“If you’ve never done an alcohol booch and you’re going to get into it, some of the things we’re going to touch on, like probiotics or health claims, the TTB (Alcohol and Tobacco Tax and Trade Bureau) has very big issues with health claims,” says Steve. “You cannot make health claims with alcohol. …There are a lot of regulations that come with it, a lot of ingredients you can’t use.”
Adds Conery, who runs the Strainge Beast brand for Sierra Nevada: “If you’re thinking about doing hard kombucha, you really need to research all the regulations before you start to do anything, before you even make it, so you know what you need to do.”
Even brewing hard kombucha is not without its challenges, too. Similar to beer, it requires the monitoring of key parameters — acidity, temperature, yeast strain, nutrients, time. But yeast is a delicate organism that can be difficult to manage, but which can alter the flavors of a brew.
Creating their first non-beer line came with growing pains for Sierra Nevada, one of the largest brewers in the U.S. Strainge Beast’s launch in 2020 required the company to make a substantial investment in its Chico, Calif., brewery, to seal off and isolate its beer operations from the hard kombucha line.
“As a brewer, I’ve spent my entire life making sure what kombucha is does not get into my brewery, because everything in kombucha is what you’d consider a beer spoilage organism,” Conery said. “We have to be very good about keeping what we’re doing with our kombucha segregated. As you scale up — especially with alcohol — there are a lot of things that can go wrong.”
Working with yeast is always a growing experience, “I’m still in the trial and error process,” Conery said. It took Sierra Nevada “quite a long time to find the correct yeast strain when we were fermenting to make our alcohol.” Yeast can create unique flavors — or funky, bad-tasting brews. A brewery will spend months exploring what yeast they want to use.
“It is the most interesting and horrible part of the production side, which is how to get the flavors you want, effectively,” Rood said. “When you’re dealing with a very acidic environment, that’s one of the biggest challenges and you want that acidity, which is part of the challenge. But you want your yeast to do a good, clean, healthy job of fermenting the alcohol.”
While both Sierra Nevada and Dr Hops approached hard kombucha with backgrounds in craft beer, Dickman at High Country Kombucha came from the kombucha world.When making hard kombucha, he brews the kombucha flavor he wants, then creates a neutral seltzer-like base. He blends the two together for the ABV value he desires, and says he likes this method as a way to experiment with acidity profiles.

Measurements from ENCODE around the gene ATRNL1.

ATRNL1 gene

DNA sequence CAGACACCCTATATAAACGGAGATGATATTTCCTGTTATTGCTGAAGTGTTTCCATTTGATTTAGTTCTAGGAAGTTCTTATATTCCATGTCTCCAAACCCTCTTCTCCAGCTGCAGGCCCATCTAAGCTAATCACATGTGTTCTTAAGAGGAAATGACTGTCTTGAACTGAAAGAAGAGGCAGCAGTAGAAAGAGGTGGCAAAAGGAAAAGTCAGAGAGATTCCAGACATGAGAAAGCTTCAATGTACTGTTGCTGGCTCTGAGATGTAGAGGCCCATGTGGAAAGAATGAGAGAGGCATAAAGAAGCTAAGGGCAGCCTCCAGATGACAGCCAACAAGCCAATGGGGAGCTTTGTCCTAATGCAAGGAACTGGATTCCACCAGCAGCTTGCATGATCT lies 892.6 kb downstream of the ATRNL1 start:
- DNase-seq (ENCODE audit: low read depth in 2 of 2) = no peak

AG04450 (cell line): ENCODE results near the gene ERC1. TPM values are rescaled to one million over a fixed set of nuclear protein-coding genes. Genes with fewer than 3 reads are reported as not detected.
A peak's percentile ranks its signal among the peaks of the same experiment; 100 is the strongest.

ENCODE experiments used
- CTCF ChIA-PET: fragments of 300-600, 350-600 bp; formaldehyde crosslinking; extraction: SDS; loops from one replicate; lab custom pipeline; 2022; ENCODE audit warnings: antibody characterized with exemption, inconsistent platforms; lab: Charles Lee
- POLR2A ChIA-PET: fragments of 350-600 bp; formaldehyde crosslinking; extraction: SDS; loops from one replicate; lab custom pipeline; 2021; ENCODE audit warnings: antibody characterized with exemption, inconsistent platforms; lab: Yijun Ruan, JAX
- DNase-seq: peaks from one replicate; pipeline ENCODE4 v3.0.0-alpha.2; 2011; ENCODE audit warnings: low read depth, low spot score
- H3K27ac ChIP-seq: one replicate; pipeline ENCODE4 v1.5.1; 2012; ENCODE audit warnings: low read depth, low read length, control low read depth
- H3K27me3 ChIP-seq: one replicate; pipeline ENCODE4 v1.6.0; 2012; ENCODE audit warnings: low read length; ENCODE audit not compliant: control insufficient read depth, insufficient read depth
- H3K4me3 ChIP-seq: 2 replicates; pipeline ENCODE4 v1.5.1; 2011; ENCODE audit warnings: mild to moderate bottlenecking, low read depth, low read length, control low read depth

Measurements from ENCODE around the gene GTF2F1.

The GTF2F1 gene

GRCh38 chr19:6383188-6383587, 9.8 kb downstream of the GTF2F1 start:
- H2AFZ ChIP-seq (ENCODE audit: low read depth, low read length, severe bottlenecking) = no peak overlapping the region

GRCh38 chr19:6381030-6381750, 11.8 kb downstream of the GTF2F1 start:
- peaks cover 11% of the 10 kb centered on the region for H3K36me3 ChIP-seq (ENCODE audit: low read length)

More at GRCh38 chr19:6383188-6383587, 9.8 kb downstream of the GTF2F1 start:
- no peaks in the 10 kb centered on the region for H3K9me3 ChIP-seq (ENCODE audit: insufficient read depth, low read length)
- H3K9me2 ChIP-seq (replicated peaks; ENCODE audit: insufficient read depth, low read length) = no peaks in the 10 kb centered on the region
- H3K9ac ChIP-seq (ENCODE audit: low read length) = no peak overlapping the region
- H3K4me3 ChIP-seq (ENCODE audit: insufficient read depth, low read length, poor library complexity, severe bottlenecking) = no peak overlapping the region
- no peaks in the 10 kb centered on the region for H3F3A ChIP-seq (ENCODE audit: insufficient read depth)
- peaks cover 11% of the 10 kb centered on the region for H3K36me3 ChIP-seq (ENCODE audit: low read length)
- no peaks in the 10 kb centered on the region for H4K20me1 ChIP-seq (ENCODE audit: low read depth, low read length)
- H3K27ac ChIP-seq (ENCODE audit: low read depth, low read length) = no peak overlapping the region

“Kombucha was always a cool beverage, but now it’s bringing the party,” Dickman said.
Paste Magazine highlights the fermentation philosophy of Chef David Porras, who operates the Oak Hill Café and Farm. The hyper-local site, a 2020 James Beard semi-finalist for Best New Restaurant, operates in Greenville, South Carolina, on a 2.4-acre farm.
Porras’ kitchen, according to the magazine, “looks like an alchemist’s workroom, jars and tubs of experimental pickling, emulsions and infusions dotting the counter.”
“I was always interested in learning about fermentation. Fermentation is a flavor — you can use it for cooking just like lime or lemon juice,” he said.
The restaurant’s menu reflects a true farm-to-table approach. They use permaculture (sustainable agriculture planning to mimic nature) to keep the farm at peak fertility to grow healthy produce. By fermenting instead of trashing unused food, they’ve reduced 50% of their food waste.
“We try to be zero waste by applying fermentation techniques as well as drying, infusion, teas, powders and compost tea,” he said.
Read more (Paste Magazine)
Soy sauce is arguably the most important seasoning in Japanese cooking. Its well-balanced, salty-sweet taste and deep layer of umami richness make nearly all foods taste more delicious and satisfying. Its uses range from a dab on sushi to a splash into noodle soups and stir-fries, as well as the featured flavor of glazed dishes like teriyaki,” reads an article in BBC Travel.